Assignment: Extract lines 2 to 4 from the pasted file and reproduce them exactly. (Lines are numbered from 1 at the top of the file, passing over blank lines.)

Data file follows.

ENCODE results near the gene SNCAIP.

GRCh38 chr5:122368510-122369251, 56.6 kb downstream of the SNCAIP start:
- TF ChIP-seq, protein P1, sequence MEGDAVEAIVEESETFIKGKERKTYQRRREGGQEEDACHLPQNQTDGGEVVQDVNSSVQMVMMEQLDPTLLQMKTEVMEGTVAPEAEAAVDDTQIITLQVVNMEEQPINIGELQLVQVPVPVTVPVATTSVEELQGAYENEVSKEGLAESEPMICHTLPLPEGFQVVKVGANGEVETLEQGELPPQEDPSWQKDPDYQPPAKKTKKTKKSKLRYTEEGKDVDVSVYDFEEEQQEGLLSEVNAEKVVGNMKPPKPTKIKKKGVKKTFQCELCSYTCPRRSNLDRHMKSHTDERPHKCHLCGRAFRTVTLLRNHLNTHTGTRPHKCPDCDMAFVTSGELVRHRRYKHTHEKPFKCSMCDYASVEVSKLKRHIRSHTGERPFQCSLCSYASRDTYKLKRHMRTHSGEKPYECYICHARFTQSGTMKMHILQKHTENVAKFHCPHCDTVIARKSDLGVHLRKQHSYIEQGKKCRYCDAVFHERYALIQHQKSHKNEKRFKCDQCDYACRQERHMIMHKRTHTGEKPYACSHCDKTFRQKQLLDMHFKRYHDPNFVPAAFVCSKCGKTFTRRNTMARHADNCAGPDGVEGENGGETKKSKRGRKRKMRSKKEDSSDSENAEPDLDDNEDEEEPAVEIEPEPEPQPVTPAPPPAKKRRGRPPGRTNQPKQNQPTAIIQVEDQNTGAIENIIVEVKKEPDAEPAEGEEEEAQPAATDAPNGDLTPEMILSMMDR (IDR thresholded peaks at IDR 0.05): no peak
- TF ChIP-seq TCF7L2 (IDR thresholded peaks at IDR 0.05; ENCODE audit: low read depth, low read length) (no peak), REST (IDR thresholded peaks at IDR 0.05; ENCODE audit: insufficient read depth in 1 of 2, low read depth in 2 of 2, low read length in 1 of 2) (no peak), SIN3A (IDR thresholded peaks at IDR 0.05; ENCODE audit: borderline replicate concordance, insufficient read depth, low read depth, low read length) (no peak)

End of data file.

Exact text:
GRCh38 chr5:122368510-122369251, 56.6 kb downstream of the SNCAIP start:
- TF ChIP-seq, protein P1, sequence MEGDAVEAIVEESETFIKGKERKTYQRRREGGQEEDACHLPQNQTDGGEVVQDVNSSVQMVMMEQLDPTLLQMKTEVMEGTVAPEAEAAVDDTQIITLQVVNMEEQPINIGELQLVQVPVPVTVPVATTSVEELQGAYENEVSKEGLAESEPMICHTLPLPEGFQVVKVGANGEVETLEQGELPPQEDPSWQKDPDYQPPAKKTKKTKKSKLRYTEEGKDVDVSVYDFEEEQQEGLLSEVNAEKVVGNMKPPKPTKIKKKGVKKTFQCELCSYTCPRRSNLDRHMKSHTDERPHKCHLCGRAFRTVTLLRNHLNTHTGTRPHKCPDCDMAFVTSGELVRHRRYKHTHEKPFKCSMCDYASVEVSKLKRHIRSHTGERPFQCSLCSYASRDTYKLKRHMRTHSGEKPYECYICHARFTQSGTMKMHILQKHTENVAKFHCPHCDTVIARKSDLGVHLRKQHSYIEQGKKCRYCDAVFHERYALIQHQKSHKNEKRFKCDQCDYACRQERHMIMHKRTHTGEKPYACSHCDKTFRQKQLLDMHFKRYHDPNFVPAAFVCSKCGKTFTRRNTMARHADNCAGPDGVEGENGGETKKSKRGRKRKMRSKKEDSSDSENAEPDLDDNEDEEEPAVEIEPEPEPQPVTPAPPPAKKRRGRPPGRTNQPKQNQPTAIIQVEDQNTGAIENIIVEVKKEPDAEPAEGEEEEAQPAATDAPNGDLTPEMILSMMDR (IDR thresholded peaks at IDR 0.05): no peak
- TF ChIP-seq TCF7L2 (IDR thresholded peaks at IDR 0.05; ENCODE audit: low read depth, low read length) (no peak), REST (IDR thresholded peaks at IDR 0.05; ENCODE audit: insufficient read depth in 1 of 2, low read depth in 2 of 2, low read length in 1 of 2) (no peak), SIN3A (IDR thresholded peaks at IDR 0.05; ENCODE audit: borderline replicate concordance, insufficient read depth, low read depth, low read length) (no peak)